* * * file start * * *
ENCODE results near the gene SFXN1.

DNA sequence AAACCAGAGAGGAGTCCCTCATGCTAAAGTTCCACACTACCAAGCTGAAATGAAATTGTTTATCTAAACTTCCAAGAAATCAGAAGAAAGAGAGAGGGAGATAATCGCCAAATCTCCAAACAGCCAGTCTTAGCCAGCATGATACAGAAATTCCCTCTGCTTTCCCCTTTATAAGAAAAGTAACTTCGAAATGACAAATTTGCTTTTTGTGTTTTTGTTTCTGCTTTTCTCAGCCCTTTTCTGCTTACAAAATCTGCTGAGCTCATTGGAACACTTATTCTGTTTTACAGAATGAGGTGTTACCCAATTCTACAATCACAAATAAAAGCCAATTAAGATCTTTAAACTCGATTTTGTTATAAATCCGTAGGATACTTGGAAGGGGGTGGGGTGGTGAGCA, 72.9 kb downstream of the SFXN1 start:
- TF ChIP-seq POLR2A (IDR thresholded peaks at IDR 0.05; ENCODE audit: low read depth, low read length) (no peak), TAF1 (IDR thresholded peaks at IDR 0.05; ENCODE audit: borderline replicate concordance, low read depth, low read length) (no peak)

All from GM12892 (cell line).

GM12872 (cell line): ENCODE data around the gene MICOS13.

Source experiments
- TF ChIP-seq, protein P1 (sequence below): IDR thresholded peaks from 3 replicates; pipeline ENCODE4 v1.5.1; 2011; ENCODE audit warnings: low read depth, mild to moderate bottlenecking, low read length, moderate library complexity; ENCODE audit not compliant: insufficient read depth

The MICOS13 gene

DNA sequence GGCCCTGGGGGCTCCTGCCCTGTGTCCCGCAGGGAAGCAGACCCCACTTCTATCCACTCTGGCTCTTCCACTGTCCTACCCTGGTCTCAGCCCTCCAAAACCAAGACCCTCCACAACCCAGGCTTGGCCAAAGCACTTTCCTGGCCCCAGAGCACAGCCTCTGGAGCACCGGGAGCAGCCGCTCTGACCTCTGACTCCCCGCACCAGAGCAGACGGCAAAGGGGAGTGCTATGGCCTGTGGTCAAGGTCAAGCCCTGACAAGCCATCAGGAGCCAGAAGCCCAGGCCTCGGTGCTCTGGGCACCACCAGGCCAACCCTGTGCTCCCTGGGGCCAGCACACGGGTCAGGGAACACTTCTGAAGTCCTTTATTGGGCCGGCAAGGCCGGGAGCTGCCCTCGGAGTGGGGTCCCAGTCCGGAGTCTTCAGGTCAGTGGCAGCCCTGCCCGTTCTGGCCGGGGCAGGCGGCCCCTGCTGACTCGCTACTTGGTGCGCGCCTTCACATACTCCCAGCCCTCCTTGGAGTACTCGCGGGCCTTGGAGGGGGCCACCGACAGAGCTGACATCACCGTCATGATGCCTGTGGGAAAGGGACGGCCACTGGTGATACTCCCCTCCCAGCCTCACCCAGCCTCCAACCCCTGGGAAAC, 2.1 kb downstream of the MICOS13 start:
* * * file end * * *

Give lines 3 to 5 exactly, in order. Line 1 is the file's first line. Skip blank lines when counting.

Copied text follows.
- TF ChIP-seq POLR2A (IDR thresholded peaks at IDR 0.05; ENCODE audit: low read depth, low read length) (no peak), TAF1 (IDR thresholded peaks at IDR 0.05; ENCODE audit: borderline replicate concordance, low read depth, low read length) (no peak)

All from GM12892 (cell line).

GM12872 (cell line): ENCODE data around the gene MICOS13.